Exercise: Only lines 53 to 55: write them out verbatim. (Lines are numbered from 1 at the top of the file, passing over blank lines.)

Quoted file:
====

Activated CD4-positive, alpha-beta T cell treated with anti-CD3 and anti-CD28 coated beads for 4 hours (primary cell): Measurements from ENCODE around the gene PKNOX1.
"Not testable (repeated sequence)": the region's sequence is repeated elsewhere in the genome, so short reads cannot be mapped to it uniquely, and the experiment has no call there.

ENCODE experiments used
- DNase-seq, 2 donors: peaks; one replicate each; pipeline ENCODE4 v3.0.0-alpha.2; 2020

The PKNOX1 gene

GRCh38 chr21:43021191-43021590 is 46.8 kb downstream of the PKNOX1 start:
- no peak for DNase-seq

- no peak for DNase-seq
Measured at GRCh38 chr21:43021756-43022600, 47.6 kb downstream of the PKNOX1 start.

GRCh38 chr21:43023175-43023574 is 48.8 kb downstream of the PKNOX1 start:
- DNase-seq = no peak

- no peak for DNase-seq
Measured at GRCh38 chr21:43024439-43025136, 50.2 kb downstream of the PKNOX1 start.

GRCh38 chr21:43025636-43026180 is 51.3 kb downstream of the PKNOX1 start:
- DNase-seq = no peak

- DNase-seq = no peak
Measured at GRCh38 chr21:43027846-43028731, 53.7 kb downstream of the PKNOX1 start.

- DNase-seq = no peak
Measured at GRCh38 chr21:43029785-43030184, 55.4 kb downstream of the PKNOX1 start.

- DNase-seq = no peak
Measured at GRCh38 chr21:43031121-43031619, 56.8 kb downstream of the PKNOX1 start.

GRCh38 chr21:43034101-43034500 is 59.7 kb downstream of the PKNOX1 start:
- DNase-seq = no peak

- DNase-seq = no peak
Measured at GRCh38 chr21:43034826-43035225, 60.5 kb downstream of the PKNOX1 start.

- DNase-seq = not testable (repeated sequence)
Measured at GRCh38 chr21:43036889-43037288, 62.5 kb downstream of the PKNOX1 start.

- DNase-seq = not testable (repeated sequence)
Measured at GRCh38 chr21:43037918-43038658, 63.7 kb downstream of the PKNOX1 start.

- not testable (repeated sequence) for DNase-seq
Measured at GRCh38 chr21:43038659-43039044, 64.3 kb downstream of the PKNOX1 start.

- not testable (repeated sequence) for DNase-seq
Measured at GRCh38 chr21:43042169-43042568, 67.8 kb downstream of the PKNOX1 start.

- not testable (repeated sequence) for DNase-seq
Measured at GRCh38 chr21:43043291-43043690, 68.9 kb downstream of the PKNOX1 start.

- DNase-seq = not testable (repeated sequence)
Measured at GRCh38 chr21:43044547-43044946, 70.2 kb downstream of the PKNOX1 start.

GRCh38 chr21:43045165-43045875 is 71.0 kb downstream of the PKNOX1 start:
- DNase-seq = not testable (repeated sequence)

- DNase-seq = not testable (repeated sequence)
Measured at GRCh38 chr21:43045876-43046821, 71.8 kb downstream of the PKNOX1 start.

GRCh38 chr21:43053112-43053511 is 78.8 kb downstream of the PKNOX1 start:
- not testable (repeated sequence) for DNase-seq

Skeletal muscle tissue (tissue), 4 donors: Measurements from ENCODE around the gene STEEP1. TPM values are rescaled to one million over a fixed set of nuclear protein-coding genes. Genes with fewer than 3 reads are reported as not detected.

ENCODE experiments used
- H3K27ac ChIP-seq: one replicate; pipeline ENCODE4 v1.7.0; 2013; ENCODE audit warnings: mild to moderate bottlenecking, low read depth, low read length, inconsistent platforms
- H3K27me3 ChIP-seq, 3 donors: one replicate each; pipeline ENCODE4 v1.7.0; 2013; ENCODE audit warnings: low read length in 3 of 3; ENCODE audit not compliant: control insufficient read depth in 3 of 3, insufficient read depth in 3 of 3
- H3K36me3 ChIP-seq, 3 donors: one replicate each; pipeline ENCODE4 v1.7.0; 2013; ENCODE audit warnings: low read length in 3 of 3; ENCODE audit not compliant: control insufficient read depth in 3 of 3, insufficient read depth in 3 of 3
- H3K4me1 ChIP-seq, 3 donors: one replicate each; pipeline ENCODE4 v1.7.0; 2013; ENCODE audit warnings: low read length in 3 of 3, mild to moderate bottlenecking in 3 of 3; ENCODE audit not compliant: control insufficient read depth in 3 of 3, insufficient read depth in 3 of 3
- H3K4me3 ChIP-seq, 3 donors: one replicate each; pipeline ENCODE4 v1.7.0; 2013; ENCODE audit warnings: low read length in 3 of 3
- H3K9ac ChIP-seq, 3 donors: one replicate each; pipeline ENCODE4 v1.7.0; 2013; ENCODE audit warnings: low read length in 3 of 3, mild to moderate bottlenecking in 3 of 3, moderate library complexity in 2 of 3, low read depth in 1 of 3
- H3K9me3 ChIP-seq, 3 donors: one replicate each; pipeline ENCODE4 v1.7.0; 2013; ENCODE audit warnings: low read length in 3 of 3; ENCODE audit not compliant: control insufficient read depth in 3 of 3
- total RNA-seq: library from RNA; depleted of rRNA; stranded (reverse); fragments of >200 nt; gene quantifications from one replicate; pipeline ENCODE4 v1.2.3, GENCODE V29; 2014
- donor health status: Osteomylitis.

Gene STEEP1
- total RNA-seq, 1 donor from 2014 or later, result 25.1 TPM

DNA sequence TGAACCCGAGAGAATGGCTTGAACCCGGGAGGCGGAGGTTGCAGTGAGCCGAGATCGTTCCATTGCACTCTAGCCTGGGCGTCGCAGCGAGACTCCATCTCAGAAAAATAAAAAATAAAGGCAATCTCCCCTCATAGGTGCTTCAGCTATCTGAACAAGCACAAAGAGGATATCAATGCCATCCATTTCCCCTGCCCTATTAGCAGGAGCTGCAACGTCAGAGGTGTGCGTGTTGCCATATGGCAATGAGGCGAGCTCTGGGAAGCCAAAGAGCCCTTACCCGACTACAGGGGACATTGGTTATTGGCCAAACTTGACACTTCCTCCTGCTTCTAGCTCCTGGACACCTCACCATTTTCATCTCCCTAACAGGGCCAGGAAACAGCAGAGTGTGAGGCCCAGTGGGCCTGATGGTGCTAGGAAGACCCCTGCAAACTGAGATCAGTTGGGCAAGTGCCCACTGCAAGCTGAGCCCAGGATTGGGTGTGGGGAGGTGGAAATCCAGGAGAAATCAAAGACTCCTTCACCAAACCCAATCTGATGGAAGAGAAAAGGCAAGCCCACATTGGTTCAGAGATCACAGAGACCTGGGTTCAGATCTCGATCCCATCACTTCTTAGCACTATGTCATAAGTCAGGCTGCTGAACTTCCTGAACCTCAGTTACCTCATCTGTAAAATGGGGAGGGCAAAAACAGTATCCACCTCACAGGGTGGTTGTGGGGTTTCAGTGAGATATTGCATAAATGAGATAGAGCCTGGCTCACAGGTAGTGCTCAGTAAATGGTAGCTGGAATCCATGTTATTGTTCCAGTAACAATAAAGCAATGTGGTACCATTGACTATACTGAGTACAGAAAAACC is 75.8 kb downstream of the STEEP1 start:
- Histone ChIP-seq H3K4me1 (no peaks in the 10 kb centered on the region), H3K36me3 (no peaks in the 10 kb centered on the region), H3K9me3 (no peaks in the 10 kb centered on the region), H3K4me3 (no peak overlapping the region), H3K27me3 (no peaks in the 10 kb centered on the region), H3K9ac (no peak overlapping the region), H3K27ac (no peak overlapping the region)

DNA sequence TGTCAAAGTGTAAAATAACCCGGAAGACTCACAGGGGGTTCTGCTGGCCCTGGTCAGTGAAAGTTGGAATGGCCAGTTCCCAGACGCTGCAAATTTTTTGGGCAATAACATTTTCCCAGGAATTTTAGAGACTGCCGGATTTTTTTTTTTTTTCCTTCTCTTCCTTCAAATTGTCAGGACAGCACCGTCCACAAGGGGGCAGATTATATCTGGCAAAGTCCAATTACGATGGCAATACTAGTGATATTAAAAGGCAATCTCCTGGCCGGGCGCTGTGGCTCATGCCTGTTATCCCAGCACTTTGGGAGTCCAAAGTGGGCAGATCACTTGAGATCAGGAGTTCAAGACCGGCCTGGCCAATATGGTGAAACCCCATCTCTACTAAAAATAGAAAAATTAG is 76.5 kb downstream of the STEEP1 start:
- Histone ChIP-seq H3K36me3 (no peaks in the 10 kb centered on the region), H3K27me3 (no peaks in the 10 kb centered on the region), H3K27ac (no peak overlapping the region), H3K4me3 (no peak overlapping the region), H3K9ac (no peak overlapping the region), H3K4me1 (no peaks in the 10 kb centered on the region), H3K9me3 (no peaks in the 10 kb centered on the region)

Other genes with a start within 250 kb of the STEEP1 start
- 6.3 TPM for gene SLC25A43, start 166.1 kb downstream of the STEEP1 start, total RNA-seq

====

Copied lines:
- total RNA-seq: library from RNA; depleted of rRNA; stranded (reverse); fragments of >200 nt; gene quantifications from one replicate; pipeline ENCODE4 v1.2.3, GENCODE V29; 2014
- donor health status: Osteomylitis.

Gene STEEP1